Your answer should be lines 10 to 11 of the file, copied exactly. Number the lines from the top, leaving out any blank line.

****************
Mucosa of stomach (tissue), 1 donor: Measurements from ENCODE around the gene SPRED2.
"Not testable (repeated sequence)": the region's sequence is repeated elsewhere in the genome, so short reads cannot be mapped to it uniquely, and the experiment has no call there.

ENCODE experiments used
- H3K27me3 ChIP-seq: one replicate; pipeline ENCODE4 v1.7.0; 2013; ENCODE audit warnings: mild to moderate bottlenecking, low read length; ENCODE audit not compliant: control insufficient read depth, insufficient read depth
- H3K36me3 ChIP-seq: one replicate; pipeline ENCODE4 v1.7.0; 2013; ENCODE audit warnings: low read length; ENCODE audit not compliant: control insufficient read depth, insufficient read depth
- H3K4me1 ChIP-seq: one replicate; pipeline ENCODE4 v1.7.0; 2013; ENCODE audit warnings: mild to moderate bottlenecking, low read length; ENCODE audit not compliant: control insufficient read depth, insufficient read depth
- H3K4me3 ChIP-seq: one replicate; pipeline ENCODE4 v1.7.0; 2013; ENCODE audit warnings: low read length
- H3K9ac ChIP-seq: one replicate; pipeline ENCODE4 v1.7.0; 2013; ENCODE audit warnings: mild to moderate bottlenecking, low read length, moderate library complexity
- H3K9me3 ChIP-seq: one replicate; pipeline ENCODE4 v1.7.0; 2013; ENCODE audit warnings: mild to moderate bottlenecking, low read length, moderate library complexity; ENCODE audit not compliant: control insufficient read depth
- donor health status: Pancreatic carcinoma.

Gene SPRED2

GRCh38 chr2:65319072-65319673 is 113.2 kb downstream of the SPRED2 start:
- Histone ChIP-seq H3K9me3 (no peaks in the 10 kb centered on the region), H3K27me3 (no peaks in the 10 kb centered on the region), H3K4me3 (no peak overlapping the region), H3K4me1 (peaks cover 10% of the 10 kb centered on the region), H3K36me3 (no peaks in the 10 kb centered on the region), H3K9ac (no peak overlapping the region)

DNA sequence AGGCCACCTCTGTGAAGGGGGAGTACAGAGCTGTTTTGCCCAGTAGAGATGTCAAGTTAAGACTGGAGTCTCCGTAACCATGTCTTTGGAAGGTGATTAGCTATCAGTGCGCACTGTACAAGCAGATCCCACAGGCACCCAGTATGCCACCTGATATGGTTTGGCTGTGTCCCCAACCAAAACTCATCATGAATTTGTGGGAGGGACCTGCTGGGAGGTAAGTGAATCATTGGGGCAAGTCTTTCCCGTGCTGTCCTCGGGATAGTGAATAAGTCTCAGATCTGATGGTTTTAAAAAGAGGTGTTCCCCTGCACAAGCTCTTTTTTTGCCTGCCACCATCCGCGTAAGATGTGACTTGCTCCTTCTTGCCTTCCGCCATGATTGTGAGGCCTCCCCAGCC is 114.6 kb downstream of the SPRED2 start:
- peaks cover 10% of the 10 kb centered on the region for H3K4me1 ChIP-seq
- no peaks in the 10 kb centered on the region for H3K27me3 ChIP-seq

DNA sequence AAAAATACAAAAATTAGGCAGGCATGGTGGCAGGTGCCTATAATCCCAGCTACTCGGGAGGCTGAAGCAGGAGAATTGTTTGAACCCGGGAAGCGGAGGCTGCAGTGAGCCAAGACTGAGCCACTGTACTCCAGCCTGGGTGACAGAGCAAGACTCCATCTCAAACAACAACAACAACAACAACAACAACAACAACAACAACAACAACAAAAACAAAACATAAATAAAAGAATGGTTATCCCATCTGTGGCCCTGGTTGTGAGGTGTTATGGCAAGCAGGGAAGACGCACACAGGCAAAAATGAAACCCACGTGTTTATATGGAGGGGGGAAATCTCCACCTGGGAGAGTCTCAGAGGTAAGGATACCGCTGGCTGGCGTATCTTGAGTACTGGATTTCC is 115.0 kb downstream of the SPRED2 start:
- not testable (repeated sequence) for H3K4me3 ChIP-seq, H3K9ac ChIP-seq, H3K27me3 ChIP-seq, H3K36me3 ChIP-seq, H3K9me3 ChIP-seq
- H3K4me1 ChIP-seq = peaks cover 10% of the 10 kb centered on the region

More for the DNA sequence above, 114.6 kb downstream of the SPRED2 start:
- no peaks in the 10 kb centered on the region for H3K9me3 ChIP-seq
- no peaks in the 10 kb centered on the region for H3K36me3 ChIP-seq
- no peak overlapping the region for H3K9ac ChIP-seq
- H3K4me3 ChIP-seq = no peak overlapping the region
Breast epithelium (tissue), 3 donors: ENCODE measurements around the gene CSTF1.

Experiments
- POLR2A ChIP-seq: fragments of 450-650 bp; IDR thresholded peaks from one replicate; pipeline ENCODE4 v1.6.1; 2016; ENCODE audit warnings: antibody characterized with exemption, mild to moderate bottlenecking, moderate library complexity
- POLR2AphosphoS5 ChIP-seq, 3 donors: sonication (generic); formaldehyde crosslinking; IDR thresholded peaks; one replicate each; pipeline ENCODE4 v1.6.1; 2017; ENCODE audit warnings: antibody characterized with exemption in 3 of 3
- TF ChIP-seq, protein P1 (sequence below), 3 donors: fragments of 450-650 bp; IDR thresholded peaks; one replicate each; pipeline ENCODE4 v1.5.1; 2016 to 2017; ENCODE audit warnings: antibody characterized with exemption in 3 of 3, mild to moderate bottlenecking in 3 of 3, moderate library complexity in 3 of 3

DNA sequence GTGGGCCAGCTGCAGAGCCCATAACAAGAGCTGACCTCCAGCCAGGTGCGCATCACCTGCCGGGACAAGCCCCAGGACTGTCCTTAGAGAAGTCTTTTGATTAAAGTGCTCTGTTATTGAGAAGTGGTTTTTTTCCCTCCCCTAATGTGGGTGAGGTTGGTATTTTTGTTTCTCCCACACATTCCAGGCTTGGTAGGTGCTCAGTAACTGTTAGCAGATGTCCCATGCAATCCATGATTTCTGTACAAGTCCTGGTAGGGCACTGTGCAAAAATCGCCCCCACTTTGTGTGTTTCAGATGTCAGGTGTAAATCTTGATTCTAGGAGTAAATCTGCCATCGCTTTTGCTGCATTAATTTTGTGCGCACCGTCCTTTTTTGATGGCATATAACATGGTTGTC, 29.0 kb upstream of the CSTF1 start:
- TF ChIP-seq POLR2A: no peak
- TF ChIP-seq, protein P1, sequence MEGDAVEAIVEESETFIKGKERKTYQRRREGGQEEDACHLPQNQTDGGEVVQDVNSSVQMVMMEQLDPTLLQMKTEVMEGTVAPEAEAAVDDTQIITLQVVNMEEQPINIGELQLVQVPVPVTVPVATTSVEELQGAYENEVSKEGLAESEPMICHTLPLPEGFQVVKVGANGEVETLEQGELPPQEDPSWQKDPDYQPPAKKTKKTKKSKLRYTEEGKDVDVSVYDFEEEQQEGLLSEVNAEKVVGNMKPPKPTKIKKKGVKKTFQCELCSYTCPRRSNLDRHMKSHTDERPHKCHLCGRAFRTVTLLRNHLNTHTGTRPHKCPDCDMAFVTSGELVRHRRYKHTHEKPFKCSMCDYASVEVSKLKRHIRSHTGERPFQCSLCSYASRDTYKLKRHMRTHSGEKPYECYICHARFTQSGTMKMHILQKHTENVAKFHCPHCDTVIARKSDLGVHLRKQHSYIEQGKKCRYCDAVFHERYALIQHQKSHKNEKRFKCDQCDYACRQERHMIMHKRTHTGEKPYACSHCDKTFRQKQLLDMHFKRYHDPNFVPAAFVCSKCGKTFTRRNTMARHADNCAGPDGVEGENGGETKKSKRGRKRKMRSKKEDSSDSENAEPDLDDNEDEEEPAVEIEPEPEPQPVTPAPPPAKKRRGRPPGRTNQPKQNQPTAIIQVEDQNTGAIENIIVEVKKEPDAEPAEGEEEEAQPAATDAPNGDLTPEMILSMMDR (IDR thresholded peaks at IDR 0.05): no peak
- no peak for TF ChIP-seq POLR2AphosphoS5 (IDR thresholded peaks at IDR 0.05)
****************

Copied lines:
- donor health status: Pancreatic carcinoma.

Gene SPRED2